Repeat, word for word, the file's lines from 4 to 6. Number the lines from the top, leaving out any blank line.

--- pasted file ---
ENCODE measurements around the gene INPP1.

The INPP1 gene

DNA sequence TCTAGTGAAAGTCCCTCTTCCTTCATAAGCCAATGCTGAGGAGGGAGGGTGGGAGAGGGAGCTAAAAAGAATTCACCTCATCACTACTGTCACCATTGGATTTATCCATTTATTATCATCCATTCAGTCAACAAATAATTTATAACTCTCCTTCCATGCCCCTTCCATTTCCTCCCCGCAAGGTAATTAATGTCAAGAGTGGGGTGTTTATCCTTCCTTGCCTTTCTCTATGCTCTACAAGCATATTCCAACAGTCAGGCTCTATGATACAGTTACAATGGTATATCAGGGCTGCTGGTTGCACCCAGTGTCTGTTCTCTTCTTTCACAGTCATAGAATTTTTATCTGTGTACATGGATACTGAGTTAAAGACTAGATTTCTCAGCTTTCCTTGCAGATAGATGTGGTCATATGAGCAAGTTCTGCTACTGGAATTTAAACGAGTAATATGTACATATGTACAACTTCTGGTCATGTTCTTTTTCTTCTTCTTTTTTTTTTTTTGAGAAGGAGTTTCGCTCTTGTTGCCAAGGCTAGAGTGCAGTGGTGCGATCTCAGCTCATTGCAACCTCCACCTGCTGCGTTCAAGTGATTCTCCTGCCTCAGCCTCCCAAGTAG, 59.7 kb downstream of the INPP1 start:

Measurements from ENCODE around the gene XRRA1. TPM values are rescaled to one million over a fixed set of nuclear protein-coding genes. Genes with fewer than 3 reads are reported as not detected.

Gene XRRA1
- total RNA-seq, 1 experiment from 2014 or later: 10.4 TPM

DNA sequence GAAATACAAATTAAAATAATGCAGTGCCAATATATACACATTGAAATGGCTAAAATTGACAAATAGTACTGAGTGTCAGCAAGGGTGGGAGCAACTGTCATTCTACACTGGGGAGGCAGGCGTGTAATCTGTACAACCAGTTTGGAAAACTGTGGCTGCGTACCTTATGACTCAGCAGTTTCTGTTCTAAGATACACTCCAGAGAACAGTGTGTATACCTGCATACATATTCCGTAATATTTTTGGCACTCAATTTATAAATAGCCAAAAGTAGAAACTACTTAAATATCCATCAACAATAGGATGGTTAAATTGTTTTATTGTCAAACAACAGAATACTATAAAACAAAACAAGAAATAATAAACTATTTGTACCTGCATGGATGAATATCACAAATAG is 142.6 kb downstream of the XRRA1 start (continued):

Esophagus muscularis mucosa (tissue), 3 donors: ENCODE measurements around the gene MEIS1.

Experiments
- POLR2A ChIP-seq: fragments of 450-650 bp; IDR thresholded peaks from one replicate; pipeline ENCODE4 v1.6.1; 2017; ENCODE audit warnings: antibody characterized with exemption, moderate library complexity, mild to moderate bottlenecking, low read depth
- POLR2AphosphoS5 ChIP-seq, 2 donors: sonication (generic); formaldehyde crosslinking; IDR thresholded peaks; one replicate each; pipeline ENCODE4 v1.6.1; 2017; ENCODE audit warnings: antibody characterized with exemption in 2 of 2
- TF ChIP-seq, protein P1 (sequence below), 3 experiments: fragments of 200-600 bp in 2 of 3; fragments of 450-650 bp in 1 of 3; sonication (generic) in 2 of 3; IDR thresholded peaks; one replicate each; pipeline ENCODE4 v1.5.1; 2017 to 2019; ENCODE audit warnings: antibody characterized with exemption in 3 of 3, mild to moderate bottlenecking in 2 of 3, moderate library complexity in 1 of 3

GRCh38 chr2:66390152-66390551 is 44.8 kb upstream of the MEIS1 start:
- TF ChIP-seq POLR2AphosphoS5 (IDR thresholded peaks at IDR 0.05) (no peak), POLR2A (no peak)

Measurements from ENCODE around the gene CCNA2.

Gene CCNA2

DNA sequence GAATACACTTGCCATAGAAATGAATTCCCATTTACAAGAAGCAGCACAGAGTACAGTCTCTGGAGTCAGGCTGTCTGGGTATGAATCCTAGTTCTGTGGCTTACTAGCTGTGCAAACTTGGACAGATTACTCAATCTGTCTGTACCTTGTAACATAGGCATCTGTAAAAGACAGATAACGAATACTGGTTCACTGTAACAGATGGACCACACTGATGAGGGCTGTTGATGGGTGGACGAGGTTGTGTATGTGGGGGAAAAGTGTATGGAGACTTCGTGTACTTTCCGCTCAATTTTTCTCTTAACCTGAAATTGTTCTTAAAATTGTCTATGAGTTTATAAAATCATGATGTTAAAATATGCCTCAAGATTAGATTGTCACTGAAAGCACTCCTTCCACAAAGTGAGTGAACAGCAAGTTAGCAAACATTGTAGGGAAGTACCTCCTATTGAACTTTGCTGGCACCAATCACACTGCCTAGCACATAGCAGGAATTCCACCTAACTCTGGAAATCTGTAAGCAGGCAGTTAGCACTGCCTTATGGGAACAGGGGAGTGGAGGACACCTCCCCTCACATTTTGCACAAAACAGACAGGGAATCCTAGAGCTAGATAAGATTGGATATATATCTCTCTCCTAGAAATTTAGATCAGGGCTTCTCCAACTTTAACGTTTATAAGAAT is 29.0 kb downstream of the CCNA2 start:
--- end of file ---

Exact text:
Measurements from ENCODE around the gene XRRA1. TPM values are rescaled to one million over a fixed set of nuclear protein-coding genes. Genes with fewer than 3 reads are reported as not detected.

Gene XRRA1
- total RNA-seq, 1 experiment from 2014 or later: 10.4 TPM